Race HQ – Chasing glory in one of the most popular Holden’s ever built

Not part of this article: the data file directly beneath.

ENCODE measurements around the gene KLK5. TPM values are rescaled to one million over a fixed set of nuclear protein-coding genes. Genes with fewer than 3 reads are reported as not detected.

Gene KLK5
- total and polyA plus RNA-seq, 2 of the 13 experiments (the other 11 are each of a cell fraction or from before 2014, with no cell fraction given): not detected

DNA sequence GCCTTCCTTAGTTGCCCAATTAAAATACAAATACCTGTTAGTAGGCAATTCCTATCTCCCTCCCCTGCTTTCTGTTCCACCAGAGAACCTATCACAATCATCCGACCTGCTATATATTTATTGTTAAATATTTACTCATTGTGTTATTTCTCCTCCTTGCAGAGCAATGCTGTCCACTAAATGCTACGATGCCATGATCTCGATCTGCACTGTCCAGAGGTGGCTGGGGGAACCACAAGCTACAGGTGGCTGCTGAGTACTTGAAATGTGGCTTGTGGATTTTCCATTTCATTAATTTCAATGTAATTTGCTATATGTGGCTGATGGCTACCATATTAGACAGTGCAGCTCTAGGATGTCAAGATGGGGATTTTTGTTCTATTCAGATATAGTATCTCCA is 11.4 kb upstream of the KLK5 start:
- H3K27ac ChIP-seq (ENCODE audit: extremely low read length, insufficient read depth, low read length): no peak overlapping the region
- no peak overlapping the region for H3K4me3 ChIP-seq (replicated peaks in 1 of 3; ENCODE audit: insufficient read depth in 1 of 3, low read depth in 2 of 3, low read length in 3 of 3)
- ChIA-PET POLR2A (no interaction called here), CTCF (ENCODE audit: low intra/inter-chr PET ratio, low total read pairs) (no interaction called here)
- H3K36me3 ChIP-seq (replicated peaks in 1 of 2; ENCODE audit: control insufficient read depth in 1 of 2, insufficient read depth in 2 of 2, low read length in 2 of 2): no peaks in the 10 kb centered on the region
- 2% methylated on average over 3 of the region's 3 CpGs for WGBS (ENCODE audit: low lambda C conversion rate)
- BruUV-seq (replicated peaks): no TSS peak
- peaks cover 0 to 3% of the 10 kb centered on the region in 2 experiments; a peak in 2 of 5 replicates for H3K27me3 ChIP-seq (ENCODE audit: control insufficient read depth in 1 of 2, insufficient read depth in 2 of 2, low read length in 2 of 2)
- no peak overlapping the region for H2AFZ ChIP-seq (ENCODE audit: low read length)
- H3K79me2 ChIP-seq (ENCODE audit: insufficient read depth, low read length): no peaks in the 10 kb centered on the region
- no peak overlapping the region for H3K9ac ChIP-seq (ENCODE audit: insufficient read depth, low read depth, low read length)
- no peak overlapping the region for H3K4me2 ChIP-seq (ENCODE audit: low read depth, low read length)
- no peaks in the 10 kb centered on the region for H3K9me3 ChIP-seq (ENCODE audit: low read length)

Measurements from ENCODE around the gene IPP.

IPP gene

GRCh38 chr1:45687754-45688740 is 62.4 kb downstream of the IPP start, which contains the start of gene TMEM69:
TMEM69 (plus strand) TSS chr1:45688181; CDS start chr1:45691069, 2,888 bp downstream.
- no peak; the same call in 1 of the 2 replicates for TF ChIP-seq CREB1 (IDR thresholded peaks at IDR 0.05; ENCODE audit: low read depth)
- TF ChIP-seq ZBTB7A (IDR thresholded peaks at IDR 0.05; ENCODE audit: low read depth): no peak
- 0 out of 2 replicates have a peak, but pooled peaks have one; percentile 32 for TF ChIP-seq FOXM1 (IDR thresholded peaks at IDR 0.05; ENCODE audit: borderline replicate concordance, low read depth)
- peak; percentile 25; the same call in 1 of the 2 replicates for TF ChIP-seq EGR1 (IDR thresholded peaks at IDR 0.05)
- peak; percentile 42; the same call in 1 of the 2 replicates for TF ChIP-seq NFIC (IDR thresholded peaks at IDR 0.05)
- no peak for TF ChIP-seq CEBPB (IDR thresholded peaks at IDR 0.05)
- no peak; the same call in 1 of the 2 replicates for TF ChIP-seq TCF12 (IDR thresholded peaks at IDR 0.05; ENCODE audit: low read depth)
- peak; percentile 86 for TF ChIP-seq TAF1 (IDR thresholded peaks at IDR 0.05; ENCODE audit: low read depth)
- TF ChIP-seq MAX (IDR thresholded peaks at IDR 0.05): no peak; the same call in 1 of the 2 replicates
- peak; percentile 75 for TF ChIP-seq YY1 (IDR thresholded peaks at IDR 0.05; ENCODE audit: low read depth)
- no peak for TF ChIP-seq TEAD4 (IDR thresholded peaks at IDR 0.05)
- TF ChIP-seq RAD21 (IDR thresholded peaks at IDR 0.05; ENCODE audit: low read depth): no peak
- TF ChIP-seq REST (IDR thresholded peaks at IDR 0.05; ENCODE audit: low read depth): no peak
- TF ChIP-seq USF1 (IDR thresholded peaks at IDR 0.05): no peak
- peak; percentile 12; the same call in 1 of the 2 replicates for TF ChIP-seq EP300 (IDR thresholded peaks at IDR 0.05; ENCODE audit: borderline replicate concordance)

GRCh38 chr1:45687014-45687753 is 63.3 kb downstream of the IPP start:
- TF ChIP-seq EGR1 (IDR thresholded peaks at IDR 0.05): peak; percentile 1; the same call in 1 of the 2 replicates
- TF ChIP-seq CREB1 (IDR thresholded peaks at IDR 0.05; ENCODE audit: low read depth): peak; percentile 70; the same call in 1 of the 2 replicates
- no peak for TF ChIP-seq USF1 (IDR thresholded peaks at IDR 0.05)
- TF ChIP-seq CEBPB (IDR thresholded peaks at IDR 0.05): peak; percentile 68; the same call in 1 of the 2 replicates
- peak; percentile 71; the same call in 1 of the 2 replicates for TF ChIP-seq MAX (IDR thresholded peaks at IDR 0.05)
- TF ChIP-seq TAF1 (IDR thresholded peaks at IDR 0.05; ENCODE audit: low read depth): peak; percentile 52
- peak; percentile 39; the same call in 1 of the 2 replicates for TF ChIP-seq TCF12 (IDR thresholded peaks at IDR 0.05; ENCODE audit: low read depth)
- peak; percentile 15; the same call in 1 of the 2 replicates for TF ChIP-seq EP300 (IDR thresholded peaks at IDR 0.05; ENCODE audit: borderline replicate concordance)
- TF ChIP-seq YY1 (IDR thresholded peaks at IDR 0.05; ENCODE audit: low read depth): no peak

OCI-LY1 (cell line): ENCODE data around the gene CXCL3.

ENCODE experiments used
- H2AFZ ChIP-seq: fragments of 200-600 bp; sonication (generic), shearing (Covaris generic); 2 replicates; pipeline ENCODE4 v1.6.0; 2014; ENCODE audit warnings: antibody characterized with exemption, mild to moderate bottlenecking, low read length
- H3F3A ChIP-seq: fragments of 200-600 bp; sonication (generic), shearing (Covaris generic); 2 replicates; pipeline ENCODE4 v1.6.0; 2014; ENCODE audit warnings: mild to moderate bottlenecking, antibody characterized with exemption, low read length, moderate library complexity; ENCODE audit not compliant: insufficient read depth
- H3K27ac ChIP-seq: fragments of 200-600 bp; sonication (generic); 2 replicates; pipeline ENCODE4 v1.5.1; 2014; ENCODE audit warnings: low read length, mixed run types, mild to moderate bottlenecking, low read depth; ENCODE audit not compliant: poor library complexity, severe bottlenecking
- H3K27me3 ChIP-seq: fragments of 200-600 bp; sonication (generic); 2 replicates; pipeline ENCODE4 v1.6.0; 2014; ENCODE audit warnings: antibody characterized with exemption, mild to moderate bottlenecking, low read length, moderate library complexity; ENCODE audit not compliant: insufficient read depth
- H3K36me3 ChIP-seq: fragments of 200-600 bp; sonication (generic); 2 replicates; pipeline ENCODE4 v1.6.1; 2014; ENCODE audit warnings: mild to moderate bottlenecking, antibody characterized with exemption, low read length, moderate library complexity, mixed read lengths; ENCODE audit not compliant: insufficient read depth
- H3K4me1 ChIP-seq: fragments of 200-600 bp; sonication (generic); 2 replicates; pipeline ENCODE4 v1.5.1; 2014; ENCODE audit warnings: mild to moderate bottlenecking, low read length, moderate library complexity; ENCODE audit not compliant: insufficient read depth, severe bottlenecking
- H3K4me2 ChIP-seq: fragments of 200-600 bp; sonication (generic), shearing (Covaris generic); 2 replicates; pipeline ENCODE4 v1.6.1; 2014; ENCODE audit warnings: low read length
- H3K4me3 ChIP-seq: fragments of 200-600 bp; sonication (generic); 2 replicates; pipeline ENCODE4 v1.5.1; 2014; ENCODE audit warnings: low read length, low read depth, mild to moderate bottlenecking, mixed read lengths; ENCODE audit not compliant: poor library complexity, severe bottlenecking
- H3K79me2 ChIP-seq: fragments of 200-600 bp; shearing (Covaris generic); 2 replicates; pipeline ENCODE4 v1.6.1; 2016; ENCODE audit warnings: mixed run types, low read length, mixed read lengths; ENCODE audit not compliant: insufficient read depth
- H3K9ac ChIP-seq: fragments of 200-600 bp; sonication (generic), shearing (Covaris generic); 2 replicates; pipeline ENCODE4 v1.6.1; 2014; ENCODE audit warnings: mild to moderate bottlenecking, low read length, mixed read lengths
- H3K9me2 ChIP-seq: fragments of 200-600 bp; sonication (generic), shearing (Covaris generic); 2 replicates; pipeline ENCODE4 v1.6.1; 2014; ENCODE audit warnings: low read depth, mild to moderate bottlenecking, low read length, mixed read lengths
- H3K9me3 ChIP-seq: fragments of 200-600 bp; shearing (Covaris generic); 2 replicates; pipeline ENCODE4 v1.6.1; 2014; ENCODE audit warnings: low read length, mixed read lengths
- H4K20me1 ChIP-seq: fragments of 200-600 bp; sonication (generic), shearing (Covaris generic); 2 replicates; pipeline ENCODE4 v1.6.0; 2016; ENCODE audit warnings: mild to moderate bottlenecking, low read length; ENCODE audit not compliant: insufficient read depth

The Holden HQ will forever be remembered as the most popular Holden ever built in Australia, with close to half a million rolling out of Holden factory’s between 1971-1974. The HQ is also debatably one of the best looking cars the company has ever made (yes we know there are plenty of others) and is one of the brands most versatile; available in sedan, wagon, panel van, and coupe variants. These vehicles were powered by various engines during production, from the humble 173ci six cylinder red motor all the way through to the cracking 350ci Chevrolet V8, there has always been something for everyone. The once commonplace car has now caught the eye of collectors, leading prices to climb, however there are still so many diehard fans of Holden’s popular platform that there is an entire race series dedicated to them! HQ Racing Australia has been around for over 25 years and offers affordable grassroots motorsport to anyone seeking cheap thrills. The series spans the entire country, with each state running their own events. When we think of racing, we commonly imagine high powered beasts that would blow the doors off a modern car, however this series has a kicker, the requirement to race is that the HQ Kingswood must be near stock and retain the factory fitted 202ci Red Motor and single barrel Stromberg carburettor mated to a 3 speed manual. Now that’s what we call a challenge. Due to the restrictions the racing is extremely close, which means that there is inevitably some panel damage occurring. This is probably why HQ parts were being swallowed up very quickly until remanufactured parts could be made - and we're glad we can help out here! However the HQ hasn’t been known to be a slug by any means, and all you have to do is look to the other end of the spectrum to see that some are still given the go fast treatment. The Touring Car Masters (TCM) is arguably Australia’s premier classic racing series, and always has a HQ or two in the mix. One of the most well-known would be Brett Youlden's lime green HQ Monaro. The car was originally purchased as a rusty shell, then restored and loaded with all the goodies you could imagine. The no expenses spared HQ features a heavily worked 350ci V8 with a Holley carburettor, comprehensive roll cage, Koni adjustable shocks and Alcon calipers. The car puts down a massive 630HP and 520 ft lbs of torque and if you’re keen enough, it’s currently for sale. The HQ has carved its way through Australian motoring history, and although it’s a regular show stopper at meets and car shows across the country, we can all sleep better at night knowing there is someone somewhere thrashing the absolute beans out of one!